A brilliant talk by Charles Leadbetter, from the fullonlearning blog.
Charles’ premise is that the most rapid expansion of population in the next 50 years will be in the large cities and slums of the developed world. It therefore follows that the most urgent need for educational reform will be in these places.
Using case study material from around the world he argues that what young learners in these contexts most need is learning experiences which are flexible and can be managed around the other demands upon them (e.g. survival, caring for siblings, helping run small businesses).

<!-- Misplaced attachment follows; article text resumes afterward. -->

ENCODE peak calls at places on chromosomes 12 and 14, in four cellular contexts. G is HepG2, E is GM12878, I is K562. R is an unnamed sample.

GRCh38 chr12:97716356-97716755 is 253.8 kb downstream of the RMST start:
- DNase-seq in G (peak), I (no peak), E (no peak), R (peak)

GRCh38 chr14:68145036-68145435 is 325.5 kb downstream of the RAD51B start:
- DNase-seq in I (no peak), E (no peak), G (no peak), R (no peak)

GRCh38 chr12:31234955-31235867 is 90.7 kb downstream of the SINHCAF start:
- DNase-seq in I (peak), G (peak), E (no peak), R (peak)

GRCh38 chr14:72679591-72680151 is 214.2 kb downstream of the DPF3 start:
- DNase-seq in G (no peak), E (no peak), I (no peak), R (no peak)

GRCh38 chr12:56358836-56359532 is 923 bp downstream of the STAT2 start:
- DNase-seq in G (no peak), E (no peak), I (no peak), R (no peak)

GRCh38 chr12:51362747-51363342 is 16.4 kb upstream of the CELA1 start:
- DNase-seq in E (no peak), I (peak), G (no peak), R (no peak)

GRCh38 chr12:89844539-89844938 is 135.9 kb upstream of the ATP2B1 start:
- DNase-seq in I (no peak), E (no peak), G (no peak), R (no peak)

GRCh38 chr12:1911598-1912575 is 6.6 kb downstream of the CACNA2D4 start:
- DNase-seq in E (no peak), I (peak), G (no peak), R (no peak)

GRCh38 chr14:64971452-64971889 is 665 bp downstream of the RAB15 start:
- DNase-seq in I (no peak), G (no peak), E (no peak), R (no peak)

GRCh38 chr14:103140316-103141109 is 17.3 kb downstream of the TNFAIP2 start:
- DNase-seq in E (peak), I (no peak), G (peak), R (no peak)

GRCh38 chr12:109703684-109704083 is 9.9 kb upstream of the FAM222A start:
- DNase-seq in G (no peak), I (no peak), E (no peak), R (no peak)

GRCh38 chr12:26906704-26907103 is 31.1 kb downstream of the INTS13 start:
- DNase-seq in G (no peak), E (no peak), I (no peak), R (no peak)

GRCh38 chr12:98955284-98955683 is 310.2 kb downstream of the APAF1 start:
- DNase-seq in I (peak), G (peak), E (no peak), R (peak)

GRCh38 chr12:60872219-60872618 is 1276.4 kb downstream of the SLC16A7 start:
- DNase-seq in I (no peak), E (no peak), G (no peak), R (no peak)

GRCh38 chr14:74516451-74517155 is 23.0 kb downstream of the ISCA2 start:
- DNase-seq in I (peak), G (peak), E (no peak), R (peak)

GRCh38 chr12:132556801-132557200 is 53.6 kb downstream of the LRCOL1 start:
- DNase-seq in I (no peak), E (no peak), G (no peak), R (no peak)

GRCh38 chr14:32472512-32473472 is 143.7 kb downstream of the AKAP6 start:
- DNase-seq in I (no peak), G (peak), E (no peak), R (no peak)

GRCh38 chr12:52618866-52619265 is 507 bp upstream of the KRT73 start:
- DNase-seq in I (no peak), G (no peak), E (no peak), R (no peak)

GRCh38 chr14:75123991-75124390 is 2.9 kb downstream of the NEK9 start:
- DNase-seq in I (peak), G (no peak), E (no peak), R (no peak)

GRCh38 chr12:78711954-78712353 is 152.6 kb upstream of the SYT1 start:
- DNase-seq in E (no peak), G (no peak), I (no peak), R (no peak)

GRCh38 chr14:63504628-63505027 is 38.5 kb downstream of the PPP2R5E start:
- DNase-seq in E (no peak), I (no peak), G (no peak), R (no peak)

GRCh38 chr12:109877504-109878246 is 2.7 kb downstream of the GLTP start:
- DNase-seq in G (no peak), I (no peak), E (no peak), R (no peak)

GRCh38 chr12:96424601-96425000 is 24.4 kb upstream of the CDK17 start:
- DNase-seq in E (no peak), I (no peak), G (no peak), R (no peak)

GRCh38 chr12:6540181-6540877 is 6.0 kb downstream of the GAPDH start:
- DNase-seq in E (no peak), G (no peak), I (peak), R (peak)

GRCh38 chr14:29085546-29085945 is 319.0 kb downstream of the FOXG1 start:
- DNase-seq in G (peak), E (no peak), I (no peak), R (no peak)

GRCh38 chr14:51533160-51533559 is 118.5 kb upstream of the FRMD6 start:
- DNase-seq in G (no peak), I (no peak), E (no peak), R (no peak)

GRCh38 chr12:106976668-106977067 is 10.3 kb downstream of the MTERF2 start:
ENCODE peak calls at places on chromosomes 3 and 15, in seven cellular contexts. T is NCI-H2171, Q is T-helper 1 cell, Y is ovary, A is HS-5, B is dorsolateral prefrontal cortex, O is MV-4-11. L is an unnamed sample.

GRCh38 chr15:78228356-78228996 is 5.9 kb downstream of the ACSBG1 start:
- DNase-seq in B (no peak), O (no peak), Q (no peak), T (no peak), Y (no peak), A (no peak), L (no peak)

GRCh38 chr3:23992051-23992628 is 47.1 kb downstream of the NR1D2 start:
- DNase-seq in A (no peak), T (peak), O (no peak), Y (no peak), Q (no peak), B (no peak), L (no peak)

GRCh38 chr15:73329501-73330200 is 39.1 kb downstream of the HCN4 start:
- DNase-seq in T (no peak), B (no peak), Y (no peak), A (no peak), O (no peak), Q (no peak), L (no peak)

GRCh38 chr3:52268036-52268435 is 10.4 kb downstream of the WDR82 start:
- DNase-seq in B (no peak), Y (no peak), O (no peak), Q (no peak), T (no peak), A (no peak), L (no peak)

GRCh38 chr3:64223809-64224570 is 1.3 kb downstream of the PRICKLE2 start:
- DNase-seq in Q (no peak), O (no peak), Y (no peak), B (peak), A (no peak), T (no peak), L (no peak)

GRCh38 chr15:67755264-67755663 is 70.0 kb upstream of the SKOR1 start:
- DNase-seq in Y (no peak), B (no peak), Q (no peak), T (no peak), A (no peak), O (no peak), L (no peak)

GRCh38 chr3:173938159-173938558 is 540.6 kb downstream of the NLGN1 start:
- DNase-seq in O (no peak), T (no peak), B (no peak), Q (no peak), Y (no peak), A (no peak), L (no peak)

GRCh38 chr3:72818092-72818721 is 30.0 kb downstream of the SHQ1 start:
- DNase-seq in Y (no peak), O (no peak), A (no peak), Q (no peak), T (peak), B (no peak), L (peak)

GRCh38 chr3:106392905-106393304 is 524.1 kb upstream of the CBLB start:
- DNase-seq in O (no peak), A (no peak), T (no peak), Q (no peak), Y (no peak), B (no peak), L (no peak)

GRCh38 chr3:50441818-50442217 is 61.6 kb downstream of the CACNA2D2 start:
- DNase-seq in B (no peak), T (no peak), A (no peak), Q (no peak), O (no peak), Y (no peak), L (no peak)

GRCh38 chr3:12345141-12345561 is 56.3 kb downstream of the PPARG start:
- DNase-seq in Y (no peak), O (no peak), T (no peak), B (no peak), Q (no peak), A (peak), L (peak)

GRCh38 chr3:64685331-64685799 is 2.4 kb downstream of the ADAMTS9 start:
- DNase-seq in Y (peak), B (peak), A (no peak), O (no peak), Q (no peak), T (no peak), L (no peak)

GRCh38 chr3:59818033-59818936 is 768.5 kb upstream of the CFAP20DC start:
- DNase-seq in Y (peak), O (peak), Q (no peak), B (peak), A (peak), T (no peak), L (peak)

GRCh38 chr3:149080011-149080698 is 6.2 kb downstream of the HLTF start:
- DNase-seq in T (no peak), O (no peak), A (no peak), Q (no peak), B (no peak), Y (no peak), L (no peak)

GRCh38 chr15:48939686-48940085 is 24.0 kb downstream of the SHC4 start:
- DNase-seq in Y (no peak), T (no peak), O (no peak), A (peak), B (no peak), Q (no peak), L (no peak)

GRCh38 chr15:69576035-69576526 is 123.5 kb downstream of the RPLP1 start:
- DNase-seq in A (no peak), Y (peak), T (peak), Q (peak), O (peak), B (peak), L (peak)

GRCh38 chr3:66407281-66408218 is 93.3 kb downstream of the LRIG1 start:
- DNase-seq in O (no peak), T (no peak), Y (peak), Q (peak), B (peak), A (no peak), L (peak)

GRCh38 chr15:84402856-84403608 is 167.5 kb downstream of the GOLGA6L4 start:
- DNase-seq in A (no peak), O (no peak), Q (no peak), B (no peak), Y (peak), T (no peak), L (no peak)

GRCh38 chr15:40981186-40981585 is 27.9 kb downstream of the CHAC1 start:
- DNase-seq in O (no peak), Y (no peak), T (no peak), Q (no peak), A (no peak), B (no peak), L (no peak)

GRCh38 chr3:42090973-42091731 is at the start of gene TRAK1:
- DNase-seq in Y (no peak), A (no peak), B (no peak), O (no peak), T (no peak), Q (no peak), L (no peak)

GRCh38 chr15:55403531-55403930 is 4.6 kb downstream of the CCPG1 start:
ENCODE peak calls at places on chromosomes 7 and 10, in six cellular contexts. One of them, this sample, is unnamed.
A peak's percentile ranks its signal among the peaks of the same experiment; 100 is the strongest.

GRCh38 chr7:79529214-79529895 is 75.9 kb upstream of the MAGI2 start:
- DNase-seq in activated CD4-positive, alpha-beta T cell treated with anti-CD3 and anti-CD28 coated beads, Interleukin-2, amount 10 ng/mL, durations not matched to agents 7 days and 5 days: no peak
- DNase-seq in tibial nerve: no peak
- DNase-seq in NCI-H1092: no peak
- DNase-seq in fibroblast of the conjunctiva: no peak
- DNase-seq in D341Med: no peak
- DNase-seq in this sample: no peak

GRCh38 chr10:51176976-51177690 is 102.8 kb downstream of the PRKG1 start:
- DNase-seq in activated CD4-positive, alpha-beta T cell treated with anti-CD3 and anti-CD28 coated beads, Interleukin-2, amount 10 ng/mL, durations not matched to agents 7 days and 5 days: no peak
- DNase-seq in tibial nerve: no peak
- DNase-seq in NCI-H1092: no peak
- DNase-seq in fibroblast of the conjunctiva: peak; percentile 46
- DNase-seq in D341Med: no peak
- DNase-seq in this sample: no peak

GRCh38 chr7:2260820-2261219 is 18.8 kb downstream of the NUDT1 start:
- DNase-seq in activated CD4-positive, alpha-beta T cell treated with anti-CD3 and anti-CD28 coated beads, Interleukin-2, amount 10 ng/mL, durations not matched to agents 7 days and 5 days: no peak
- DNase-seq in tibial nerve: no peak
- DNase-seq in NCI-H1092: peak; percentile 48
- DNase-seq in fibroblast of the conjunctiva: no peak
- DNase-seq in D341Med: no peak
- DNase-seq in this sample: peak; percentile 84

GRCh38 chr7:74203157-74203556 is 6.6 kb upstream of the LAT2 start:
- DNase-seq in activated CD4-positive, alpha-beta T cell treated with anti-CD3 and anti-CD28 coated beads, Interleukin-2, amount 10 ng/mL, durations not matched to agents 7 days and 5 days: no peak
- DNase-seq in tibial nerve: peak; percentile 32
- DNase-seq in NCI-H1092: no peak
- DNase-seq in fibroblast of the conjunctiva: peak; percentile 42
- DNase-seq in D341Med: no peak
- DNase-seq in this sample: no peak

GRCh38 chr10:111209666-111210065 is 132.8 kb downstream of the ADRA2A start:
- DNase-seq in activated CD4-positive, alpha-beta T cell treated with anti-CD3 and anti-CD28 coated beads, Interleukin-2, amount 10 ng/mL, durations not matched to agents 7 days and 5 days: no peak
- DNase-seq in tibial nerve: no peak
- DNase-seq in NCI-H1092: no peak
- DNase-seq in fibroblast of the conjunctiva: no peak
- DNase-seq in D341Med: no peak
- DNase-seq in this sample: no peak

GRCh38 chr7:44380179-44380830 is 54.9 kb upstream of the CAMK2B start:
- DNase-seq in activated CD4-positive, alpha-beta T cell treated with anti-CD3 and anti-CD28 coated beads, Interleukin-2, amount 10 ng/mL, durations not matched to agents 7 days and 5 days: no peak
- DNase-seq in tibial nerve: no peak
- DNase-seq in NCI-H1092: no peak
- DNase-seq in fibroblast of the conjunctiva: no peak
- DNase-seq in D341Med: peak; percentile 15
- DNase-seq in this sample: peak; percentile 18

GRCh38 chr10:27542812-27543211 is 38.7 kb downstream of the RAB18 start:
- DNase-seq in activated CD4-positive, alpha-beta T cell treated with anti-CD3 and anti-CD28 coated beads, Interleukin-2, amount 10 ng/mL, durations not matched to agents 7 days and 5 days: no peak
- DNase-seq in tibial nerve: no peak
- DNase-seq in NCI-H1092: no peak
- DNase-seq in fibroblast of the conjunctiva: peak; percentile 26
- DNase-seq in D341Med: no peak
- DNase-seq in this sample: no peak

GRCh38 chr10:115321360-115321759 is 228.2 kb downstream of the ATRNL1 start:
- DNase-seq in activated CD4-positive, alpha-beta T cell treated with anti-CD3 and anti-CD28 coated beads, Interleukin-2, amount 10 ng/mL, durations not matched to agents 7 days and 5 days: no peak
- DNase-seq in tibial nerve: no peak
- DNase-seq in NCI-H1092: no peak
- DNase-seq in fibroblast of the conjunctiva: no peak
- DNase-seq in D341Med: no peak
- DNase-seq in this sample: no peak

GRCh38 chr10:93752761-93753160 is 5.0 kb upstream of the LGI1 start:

He goes on to describe a ‘pull’ not a ‘push’ system of education. He argues that the educational model of delayed gratification that we use in the west (‘pass these exams and you will get a good job’) is not flexible, or rewarding enough for these learners. They need success more instantaneously, he says. The education they participate in has to work for them now.
He concludes by saying that we need to innovate our methods of education in the west as well as ‘undeveloped’ areas because the model of western education is not working and is no longer sustainable.